January 14, 2008

Leverage - it'll wipe you out real quick on the way down

Buy $15,000 worth of stock using $10,000 of your own money and the max 50% margin limit from your brokerage, and the stock falls 30%, you just lost $4,500 or 45%, and you say "damn, that sucks"

Buy a $500,000 house using $10,000 of your own money and the rest mortgaged from the bank and the house falls 30%, you just lost $150,000 or 1500%, and you say "damn, I'm bankrupt"

Want to lose some serious money? Gamble on real estate with insane leverage. You can lose everything in just a few months.

This will make 1929 look like a cakewalk. And it was because of out-of-control leverage.

25 comments:

Anonymous said...

Sell that stock for $8.95 in one second

Sell that house for $40,000 in one year

Anonymous said...

Plus you cannot declare the losses in the sale of a home on your taxes like you can do for "investment losses" because a primary residence is a home & not an investment! (Contrary to what realtwhores spew!! Its the tax code the counts!!!)

i.e. - (purchase price - lower sale price = a total loss with no income tax offset for the loss!!!)

Why? Because Uncle Sugar knows that RE sometimes goes down and he does not want to have his revenue taking a hit for the RE market cycles they create/induce!!!

Semi-Unemployed Loan Officer said...

I knew this was coming!
As a Loan Officer for a bank I kept thinking it was insane for our bank to keep making zero down loans to investors. It seemed everyone was trying to buy an investment property with zero cash. I had one customer, a hairdresser, who bought 4 properties all zero down, no income verification. In almost every case, the rental income these investors are making is not enough to cover the PITI payment. I would point this out to them but they had to get in on the Gold Rush too.
I now am seeing groups of rental houses listed for sale all advertizing "short sale".
One guy who was my customer owned 3 townhouses in Scottsdale all rented with a $1,200 per month loss. He told me he didn't care about the rental losses when the property was appreciating at $3,000+ per month.
Take it from me-- a bank insider-- there are thousands of Casey Serins out there. Most have decent paying jobs, savings, and 750 credit scores. They have covered the monthly negative cash flow so far; hoping and praying the market turns back around and they can just break even. Eventually, it will eat away their savings, eat away their will, and they will realize it's easier to walk away too.
STAY TUNED HPers, YOU HAVEN"T SEEN ANYTHING YET!

Anonymous said...

You want to talk about leverage?

How about put options?

I bought some "priced for perfection" COSTCO puts (PRQSJ) for $1.20, they went down to $0.60 (50% loss) then up $1.35 (12.5% gain), then back down to $1.20 (break even). Then I sold them. This happened over a period of less than a month.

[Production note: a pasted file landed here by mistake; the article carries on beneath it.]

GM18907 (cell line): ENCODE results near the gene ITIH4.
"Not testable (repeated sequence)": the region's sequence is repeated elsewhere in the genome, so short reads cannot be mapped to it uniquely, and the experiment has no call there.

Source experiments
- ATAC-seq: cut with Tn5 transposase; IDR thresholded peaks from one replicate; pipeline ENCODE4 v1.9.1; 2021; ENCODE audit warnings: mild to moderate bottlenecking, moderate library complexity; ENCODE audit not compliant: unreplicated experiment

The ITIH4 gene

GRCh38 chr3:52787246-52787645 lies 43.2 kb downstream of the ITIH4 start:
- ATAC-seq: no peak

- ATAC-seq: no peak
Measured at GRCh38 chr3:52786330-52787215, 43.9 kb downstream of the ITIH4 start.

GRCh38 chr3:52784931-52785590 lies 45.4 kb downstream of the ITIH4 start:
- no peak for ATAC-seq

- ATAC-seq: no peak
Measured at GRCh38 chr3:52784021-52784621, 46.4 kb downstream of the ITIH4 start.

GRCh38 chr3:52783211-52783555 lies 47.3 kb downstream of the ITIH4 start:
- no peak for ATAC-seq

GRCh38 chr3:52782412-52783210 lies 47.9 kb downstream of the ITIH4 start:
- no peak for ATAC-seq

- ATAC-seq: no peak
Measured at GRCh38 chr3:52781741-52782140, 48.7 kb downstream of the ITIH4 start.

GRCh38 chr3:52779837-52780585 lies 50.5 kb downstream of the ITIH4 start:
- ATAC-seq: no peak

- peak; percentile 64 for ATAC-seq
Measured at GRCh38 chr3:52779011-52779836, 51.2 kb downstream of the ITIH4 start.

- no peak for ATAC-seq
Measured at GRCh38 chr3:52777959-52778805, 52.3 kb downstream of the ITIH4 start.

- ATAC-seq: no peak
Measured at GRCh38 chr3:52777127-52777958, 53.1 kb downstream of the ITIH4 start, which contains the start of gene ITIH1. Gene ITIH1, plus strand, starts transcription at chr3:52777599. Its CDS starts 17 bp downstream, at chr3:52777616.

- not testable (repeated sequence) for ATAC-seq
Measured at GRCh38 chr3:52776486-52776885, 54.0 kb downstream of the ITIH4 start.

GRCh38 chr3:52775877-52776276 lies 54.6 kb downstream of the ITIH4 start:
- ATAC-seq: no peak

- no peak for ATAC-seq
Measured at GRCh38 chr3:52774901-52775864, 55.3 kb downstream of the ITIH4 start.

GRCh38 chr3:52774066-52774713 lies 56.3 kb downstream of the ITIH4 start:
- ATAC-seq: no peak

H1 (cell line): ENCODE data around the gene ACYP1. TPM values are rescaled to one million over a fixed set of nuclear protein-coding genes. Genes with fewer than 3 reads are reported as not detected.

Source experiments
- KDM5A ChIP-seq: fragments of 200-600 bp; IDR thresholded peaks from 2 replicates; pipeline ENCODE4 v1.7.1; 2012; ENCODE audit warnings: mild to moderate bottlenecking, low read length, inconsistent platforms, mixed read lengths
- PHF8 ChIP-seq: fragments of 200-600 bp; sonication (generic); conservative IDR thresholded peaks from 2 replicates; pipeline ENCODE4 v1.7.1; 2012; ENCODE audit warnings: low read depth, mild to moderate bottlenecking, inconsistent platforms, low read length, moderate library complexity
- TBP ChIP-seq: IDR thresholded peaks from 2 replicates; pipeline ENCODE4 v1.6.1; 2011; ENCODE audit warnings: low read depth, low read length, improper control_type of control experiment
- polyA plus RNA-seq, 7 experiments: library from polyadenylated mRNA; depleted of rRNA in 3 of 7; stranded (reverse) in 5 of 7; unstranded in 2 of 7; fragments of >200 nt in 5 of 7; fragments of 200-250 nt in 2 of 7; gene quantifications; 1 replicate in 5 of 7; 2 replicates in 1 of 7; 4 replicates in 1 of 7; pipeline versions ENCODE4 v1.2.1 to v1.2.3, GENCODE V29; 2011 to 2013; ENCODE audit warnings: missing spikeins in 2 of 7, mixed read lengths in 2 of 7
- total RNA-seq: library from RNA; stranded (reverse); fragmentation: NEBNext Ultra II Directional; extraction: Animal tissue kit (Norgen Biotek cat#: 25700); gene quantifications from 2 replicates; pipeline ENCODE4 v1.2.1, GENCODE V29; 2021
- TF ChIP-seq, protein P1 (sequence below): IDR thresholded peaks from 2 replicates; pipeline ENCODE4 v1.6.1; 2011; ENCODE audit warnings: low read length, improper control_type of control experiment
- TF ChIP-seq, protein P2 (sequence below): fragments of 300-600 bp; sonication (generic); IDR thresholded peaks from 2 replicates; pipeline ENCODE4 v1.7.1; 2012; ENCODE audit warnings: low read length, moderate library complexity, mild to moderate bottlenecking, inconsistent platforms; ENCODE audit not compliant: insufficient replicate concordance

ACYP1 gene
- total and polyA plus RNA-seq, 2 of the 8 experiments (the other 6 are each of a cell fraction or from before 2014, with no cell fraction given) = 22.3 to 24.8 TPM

But, I did make 400% profit on my CFC puts, and that was AFTER the buyout was announced. Banks really are too big/too important to fail. But we'll see...

The thing with put options is that at least I know it's high risk, and the fluctuations happen over days or weeks, not months or years.

I did make a 100% profit on a unit, but I held onto it for eight years, moved into it, fixed it up (with the help of some skilled friends), and sold it about one year too early, but it's difficult to time the markets. (It was cash flow positive too, with a P/E of 12.5 - In fact the real estate agents used to advertise this fact - "look, it's a dump, but it produces 8% rental returns" - This is in Australia).

I think people who bought investment properties with the aim of selling them within 12 months for a big profit, took bigger risks than I'm taking with options. At least my risks are limited to the premium, those flippers are stuck with multi-hundred thousand dollar losses, and loans they can't afford to pay.

Leverage!

wc said...

The 30% loss on a house is not as much of an issue if you actually plan to live in for 20-30 years - assuming you can comfortably afford your payments. Americans have really bad long term memory making it very likely to lead to another up cycle within the next 20 years. Investors and people that thought their lenders had their best interests in mind are totally screwed. Sadly the rest of us are going to have to pay for the party we chose not to attend.

Brian said...

Know what drives me bananas about those idiots, Keith?

That all those people who thought they were so smart using "leverage" FORGOT COMPLETELY which end of the lever they were on.

Here's the diagram:

buyer...................debt
----------------------------
_____^______________________

This is not leverage - it is the opposite. The buyer holds the short lever and monetary inflation does the lifting on the other side.

If the price inflation stops, well, here comes the debt down to wipe you out.

NO ONE is 'levering up' their gains. They are amplifying gains to be sure, but a far better analogy for what homedebtors do would be drafting, a la Nascar, etc. You get a bit of free ride from the car in front of you (inflation) until it runs out of gas.

Brian

Honest Abe said...

Leverage is the key behind derivative instruments. So how quickly can we bankrupt the entire system using derivatives?

born to lose said...

That picture isn't so scary if the guy the bottom of the see-saw can just jump off.